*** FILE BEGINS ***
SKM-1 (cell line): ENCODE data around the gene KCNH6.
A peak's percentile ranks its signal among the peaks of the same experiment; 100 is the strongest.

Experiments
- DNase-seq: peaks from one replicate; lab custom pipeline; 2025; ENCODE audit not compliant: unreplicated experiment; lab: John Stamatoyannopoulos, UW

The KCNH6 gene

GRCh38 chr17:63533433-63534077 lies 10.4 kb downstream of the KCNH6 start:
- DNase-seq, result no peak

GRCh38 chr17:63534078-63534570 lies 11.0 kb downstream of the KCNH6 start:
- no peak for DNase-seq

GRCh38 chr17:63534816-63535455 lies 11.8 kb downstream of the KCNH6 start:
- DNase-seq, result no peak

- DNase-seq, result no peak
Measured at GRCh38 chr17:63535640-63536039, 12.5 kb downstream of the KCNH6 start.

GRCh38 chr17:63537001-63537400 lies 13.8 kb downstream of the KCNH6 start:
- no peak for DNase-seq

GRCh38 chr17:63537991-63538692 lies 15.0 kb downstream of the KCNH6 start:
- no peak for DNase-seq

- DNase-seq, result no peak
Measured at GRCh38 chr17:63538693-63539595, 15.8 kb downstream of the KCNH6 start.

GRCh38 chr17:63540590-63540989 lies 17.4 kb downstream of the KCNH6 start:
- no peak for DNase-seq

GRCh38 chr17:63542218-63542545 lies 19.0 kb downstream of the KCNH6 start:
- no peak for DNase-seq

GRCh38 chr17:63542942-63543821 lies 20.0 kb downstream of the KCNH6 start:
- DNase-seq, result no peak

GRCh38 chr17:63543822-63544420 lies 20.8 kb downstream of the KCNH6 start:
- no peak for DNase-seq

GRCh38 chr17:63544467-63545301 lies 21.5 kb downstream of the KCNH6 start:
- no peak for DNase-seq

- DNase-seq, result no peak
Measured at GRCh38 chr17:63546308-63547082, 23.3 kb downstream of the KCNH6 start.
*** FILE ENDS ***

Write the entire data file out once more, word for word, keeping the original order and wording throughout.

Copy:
SKM-1 (cell line): ENCODE data around the gene KCNH6.
A peak's percentile ranks its signal among the peaks of the same experiment; 100 is the strongest.

Experiments
- DNase-seq: peaks from one replicate; lab custom pipeline; 2025; ENCODE audit not compliant: unreplicated experiment; lab: John Stamatoyannopoulos, UW

The KCNH6 gene

GRCh38 chr17:63533433-63534077 lies 10.4 kb downstream of the KCNH6 start:
- DNase-seq, result no peak

GRCh38 chr17:63534078-63534570 lies 11.0 kb downstream of the KCNH6 start:
- no peak for DNase-seq

GRCh38 chr17:63534816-63535455 lies 11.8 kb downstream of the KCNH6 start:
- DNase-seq, result no peak

- DNase-seq, result no peak
Measured at GRCh38 chr17:63535640-63536039, 12.5 kb downstream of the KCNH6 start.

GRCh38 chr17:63537001-63537400 lies 13.8 kb downstream of the KCNH6 start:
- no peak for DNase-seq

GRCh38 chr17:63537991-63538692 lies 15.0 kb downstream of the KCNH6 start:
- no peak for DNase-seq

- DNase-seq, result no peak
Measured at GRCh38 chr17:63538693-63539595, 15.8 kb downstream of the KCNH6 start.

GRCh38 chr17:63540590-63540989 lies 17.4 kb downstream of the KCNH6 start:
- no peak for DNase-seq

GRCh38 chr17:63542218-63542545 lies 19.0 kb downstream of the KCNH6 start:
- no peak for DNase-seq

GRCh38 chr17:63542942-63543821 lies 20.0 kb downstream of the KCNH6 start:
- DNase-seq, result no peak

GRCh38 chr17:63543822-63544420 lies 20.8 kb downstream of the KCNH6 start:
- no peak for DNase-seq

GRCh38 chr17:63544467-63545301 lies 21.5 kb downstream of the KCNH6 start:
- no peak for DNase-seq

- DNase-seq, result no peak
Measured at GRCh38 chr17:63546308-63547082, 23.3 kb downstream of the KCNH6 start.